Resident Retention Strategies: Giving Value to the Lifelong Apartment Renter
My parents think I’m crazy for still living in an apartment. I have been an apartment renter my entire adult life and I appreciate all of the benefits that come along with it. Worry-free living, neighbors who have been pre-screened, packages that are signed for you and not dropped at your door, amenities on site – what’s not to love? If I lived in a city like New York, for example, apartment living would be a no-brainer. Unfortunately I do not, so the house-buying chatter persists. Still, I remain confident and unwavering.
About ten years ago, I decided to rent a house for a year to see if home ownership was for me. I figured this would be a great opportunity to experience what buying a home would be like without making such a huge financial commitment. Within the first month, the water heater broke. This fiasco took more than a week to resolve. My neighbor would occasionally serenade us all with late night guitar solos. And then there was the issue of mowing the lawn, both front and back. In the end, I decided that I was better off not buying a house and moved back into another apartment community.
There are certainties that come with age, such as your favorite foods and whether or not you are a “morning person.” Other things are not so easy to determine. When my daughter left home for college, I decided it was time to trade in my four-door for something a little sportier. I convinced everyone that it would ease the separation anxiety when actually I was shouting to the world, “Hallelujah – bring on the good life!” I had my heart set on a beautiful navy blue Porsche with tan leather interior. Very quickly, my poor heart developed a condition referred to as “sticker shock.” Undeterred, I started researching other cars and found a more economical option. My new car was sleek, sporty and growled like any Porsche I’d ever heard. Even better was the price – no ramen noodle dinners for this girl!
Whenever I am faced with a major buying decision such as purchasing a home or buying a car, I have found it beneficial to test the waters first. This usually makes it easier to answer the “Is it worth it?” question. Sometimes the answer is “yes” and sometimes the answer is “no.” Each year, I find myself asking this same question when I receive my renewal letter.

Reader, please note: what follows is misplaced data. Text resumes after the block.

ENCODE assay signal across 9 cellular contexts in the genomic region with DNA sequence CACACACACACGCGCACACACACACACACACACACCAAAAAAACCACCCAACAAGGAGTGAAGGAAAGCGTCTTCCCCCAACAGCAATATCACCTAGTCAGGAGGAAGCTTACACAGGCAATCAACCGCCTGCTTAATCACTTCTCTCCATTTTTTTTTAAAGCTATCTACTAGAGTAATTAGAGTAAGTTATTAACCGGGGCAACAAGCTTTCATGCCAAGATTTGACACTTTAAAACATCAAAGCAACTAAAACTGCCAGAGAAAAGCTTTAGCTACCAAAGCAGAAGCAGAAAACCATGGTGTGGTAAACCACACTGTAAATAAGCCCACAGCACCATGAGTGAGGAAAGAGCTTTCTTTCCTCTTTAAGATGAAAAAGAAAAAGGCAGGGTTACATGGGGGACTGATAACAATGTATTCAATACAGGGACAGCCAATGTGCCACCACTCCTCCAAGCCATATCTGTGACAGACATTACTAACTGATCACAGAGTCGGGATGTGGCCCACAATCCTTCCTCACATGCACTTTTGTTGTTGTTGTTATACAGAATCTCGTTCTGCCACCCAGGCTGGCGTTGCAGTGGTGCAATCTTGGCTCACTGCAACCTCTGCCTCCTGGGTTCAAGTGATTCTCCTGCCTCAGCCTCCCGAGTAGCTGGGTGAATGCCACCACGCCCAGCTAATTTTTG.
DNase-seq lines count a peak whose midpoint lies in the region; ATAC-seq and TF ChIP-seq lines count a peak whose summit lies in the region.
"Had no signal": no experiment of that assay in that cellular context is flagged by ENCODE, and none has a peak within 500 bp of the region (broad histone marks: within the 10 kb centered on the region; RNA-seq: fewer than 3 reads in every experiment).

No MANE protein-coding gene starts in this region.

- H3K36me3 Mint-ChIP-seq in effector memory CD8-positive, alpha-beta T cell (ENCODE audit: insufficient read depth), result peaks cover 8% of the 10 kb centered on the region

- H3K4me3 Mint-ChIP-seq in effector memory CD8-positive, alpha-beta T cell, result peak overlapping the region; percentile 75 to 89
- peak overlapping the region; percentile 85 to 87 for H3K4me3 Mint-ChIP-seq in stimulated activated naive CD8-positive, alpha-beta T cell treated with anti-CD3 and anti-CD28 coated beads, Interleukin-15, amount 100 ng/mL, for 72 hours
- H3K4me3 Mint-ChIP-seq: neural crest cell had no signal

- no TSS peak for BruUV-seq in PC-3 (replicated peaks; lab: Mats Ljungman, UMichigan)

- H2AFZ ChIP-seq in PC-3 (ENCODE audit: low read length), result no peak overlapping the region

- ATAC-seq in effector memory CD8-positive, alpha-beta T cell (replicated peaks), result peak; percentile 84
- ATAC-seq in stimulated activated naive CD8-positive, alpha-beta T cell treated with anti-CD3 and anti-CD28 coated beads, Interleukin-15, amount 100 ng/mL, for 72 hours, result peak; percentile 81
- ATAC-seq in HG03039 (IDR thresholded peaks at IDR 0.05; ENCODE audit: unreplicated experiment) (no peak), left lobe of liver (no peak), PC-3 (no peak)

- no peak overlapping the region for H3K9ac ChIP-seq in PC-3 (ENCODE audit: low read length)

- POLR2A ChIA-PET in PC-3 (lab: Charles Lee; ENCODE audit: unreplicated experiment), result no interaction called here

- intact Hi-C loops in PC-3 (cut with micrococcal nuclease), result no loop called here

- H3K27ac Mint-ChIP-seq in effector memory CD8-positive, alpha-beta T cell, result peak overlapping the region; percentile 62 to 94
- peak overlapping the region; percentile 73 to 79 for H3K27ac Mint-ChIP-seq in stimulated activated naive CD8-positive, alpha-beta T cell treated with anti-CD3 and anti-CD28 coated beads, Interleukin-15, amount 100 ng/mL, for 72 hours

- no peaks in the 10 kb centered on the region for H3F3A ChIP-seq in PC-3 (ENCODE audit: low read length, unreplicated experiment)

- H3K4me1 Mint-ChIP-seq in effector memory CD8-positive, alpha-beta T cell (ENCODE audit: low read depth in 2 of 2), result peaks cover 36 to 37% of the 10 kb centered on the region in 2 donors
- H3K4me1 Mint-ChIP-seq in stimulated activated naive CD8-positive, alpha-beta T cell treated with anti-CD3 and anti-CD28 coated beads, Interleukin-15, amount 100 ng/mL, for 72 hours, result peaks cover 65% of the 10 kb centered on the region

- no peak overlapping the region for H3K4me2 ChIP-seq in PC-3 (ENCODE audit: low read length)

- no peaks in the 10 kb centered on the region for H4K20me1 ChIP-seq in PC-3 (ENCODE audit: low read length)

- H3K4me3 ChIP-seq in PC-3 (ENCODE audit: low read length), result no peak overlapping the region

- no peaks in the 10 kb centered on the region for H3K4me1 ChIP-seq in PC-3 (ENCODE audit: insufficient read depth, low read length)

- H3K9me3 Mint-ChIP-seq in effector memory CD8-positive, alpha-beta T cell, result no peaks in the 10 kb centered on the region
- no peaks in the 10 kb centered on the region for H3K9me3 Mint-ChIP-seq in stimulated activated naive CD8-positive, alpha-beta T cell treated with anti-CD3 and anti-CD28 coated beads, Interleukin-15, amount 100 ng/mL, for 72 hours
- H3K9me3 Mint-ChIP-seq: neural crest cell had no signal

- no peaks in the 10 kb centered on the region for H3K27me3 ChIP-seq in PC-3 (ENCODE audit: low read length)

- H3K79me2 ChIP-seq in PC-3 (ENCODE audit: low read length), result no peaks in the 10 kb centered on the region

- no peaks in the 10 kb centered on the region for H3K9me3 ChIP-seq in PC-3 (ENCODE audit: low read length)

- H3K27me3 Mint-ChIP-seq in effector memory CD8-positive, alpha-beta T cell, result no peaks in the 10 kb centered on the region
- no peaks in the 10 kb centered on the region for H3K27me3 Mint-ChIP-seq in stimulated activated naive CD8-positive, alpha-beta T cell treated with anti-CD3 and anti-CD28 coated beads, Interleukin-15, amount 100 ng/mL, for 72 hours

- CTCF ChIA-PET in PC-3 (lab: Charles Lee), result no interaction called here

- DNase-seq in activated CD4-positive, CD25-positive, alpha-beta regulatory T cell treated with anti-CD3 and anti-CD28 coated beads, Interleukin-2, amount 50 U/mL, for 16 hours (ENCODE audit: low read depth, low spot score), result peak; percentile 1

According to the 2011 SatisFacts Index, residents were asked to rate the value they received for the price they were asked to pay. The overall average was 3.57 out of 5.00, which is considered a low-average rating score. We all know that residents are not going to walk into your office and say, “You know what? I don’t think I pay enough to live here…please take this additional check.” But they do consider multiple factors in determining the overall value when it comes to living at your community. And in the end, the overall perceived value is going to secure the renewal.
In the same study, when asked what can be done to improve the community, 33.4 percent of residents answered “value for rent paid,” which was the most chosen option. To understand what “value” is we must look at things from a resident’s point of view. How easy is it to be a resident at your community? Is living at your community “worry free” or “worrisome?” Residents need to feel confident that the office is responsive and dependable and that service requests are going to be handled promptly by maintenance and completed right the first time. Drop the ball in these two areas and value goes out the window.
Residents don’t mind rent increases – they understand it goes with the territory. What they don’t like is being asked to pay more for lackluster service as well as unreturned phone calls and emails. You never know when a lifelong apartment renter is just one signature away from another year at your community. They, like me, will be asking themselves, “Is it worth it?”
Let’s hope the answer is yes.